Egyptian Citizen published videos for both speeches, then commented:

السادات قالها من 1977 و الان اوبما يقولها في 2009
فهل من مجيب؟
يهمني الفعل مش كلام
نفسنا نعيش من غير حروب و دمار و ارهاب
امتى نعيش في سلام عادل ؟
stop war and live in peace
الخطاب دة فكرني بالسادات الله يرحمة
فعلاً كان رجل لة روئية و نظرة للمستقبل
Sadat said it in 1977, and now Obama repeats in 2009. Would someone respond?
I care for what’s to be done, not said. We want to live without wars, destruction or terrorism.
When will we live in just peace?
Stop war and live in peace.
This speech reminded me of Sadat (God rest his soul in peace)
He was a man of vision, and an insight for the future.

Another blogger, Ha'er fi donia Allah, tackled the topic from a different perspective. He was worried about the health condition of Egyptian president Mubarak, because he didn't receive Obama from the airport:

هل رأيتم السيد أوباما وهو يصعد للطائرة أمس؟؟… شاب قوي صحيح مثل هذا هو ما ينبغي له أن يقود أمة قوية…….. أما السيد الرئيس فهو لم يستقبله حتى في المطار رغم كونه أهم شخصية في العالم الآن والبروتوكول يقول أن الرئيس يستقبل الرئيس، ولا أعتقد أن الرئيس لم يستقبله في المطار لأن الرئيس الأمريكي في العادة لا يستقبل الرئيس المصري في المطار أثناء زياراته السابقة، يبدو أن الرئيس “تعبان” وليس لديه استعداد لبذل أي مجهود بدني، فوفاة حفيده ودواعي الزمن عليه تنبئ بصحة تنتكس بصورة ملحوظة…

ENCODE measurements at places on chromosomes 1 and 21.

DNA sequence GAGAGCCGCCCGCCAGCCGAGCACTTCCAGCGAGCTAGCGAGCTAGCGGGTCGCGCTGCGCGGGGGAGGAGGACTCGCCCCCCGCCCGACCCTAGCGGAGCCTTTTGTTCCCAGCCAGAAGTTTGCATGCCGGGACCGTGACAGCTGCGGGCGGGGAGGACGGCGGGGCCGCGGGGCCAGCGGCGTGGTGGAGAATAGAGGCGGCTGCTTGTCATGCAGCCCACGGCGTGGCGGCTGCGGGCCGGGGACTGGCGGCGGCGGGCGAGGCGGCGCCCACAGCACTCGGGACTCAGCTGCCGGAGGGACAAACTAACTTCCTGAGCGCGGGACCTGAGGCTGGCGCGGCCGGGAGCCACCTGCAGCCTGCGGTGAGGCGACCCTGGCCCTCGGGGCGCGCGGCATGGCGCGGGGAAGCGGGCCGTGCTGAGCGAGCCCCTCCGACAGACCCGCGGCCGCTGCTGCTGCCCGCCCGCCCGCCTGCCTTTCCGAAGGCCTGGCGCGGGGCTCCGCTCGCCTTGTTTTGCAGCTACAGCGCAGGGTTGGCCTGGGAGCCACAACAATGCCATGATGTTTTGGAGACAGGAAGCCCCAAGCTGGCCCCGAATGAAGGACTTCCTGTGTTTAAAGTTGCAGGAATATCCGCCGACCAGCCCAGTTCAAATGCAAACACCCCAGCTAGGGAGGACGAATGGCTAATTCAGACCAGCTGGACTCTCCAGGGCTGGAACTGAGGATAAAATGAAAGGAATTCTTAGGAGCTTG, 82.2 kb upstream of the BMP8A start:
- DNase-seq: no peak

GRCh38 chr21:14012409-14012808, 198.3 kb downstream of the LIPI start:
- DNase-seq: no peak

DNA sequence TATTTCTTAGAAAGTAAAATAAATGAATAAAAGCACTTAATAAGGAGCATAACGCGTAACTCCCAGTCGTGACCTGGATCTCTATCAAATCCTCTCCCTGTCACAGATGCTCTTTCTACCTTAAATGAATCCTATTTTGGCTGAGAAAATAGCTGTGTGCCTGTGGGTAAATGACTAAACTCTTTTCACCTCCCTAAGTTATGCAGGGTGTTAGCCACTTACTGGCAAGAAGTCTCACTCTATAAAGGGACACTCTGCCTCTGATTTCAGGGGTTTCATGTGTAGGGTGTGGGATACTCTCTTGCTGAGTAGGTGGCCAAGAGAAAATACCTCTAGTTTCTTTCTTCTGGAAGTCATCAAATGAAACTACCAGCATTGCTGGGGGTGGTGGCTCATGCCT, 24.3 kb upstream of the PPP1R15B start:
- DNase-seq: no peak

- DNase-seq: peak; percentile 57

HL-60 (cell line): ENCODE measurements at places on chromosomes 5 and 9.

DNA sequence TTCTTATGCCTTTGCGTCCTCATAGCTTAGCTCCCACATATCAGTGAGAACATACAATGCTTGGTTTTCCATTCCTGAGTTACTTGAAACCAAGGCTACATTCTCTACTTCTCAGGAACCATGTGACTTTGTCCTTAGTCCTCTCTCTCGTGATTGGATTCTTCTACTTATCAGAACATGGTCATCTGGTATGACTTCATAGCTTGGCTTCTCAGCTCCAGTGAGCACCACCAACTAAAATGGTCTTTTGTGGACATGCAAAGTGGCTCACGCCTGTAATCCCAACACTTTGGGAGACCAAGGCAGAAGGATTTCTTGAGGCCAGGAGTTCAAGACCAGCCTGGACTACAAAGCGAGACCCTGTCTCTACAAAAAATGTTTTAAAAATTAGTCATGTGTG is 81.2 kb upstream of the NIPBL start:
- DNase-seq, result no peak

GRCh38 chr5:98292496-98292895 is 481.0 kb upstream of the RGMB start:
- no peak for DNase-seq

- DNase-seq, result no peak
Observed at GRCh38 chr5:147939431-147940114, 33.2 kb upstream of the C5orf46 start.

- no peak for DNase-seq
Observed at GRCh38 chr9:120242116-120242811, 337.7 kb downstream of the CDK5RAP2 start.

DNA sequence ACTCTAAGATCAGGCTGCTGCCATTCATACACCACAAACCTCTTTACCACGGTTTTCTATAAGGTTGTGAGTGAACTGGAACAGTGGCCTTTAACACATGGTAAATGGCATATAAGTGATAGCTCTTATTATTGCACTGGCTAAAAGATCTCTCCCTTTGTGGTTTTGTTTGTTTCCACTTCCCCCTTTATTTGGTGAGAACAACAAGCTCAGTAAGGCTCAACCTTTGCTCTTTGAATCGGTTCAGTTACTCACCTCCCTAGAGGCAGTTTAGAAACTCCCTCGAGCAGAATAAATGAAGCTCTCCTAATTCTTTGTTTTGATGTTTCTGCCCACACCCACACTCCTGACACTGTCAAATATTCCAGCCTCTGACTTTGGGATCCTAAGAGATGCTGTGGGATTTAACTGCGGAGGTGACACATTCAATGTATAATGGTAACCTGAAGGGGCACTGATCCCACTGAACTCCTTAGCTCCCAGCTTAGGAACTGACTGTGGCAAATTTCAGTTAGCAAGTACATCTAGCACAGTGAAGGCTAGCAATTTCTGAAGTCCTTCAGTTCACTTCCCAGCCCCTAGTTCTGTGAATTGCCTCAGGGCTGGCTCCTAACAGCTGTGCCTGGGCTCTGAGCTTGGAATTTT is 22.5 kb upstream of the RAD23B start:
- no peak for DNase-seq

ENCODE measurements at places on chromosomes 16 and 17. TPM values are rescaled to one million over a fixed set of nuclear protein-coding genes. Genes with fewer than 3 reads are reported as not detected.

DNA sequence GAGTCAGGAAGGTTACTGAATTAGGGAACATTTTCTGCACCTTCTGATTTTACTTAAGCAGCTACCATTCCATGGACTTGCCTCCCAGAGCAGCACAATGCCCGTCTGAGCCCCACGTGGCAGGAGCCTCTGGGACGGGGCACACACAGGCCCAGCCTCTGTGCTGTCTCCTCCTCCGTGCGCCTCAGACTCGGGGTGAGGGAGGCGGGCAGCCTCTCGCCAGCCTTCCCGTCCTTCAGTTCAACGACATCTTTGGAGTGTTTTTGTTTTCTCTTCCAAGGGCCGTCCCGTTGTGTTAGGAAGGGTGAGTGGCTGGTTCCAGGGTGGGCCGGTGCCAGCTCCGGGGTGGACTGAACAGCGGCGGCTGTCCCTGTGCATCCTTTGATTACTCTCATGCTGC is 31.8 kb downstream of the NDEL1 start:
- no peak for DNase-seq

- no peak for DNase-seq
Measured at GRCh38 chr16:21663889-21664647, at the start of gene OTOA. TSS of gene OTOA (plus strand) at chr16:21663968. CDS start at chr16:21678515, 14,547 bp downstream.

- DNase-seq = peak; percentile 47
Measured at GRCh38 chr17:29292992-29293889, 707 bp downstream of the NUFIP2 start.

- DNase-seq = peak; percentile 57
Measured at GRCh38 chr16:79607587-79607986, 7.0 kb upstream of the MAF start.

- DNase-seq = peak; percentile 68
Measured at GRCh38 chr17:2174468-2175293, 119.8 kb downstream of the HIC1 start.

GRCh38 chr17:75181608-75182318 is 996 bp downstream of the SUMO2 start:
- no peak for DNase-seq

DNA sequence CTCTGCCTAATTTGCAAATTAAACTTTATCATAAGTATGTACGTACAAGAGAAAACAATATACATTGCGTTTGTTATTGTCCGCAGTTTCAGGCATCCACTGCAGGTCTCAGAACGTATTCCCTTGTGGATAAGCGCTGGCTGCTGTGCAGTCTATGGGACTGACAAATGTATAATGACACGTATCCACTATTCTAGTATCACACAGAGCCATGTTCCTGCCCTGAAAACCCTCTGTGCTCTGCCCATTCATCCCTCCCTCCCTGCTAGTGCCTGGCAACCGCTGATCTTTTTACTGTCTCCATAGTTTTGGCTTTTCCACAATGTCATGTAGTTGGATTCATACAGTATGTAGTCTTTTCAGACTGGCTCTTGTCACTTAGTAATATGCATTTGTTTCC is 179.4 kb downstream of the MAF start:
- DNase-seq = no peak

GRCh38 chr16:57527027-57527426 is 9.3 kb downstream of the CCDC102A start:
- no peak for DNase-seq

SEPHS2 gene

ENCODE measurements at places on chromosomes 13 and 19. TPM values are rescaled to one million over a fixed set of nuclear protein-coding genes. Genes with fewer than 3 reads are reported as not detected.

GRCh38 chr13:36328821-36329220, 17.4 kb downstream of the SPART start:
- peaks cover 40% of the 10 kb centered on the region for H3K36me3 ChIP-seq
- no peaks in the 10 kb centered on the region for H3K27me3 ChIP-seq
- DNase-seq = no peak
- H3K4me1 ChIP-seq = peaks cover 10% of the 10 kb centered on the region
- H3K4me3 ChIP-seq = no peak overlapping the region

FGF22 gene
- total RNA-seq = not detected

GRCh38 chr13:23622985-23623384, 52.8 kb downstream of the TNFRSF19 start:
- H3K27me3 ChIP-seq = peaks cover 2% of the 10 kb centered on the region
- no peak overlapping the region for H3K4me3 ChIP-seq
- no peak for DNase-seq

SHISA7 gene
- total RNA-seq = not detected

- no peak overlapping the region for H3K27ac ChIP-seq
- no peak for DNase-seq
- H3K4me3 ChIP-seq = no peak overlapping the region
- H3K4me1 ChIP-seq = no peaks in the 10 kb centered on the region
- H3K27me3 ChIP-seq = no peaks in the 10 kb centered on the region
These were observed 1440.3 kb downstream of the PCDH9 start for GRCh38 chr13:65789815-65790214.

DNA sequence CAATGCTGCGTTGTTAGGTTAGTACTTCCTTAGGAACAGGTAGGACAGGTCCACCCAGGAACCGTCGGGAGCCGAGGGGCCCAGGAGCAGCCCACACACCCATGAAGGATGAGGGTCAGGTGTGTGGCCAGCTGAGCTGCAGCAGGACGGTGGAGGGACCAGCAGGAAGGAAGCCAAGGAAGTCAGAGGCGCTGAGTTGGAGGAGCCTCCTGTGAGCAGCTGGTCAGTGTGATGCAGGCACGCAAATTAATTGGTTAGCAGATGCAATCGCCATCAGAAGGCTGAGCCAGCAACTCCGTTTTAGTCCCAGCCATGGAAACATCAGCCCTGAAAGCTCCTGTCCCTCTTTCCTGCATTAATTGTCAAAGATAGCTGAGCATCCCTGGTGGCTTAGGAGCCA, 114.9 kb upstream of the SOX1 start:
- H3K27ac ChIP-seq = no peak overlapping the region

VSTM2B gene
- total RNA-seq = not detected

Did you see Mr. Obama boarding the plane yesterday? A strong man such as this should lead a strong nation. But our president didn't receive him at the airport, despite him being the most important figure in the whole world and the protocol says a president receives a president. I don't think its because American presidents usually don't receive the Egyptian president in previous visits, but because our president is “tired” and not ready to make any physical effort. His grandson's death, and the passage of time, have had a toll on his health.
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Sandmonkey who attended the event, wrote his observations behind the scenes, then mentioned a small demonstration that took place in front of Cairo University.

Fattractive Egyptian woman, concluded her post with a glimpse of optimism:

So that’s my two cents. The question remains, is Obama really and truly sincere in his words? Or is he, as this editorial puts it, simply another Napoleon, a man who “appropriated Islam in order to advance [his] own material interests at the expense of local populations?”

But even though I’m a cynical person, that doesn’t mean I’m still not hopeful. We’ll have to wait and see, as everyone is saying, if Obama can walk the talk. Intentions matter, but without actions, they don’t mean squat.

  • http://miloflamingo.blogspot.com Maryanne Stroud Gabbani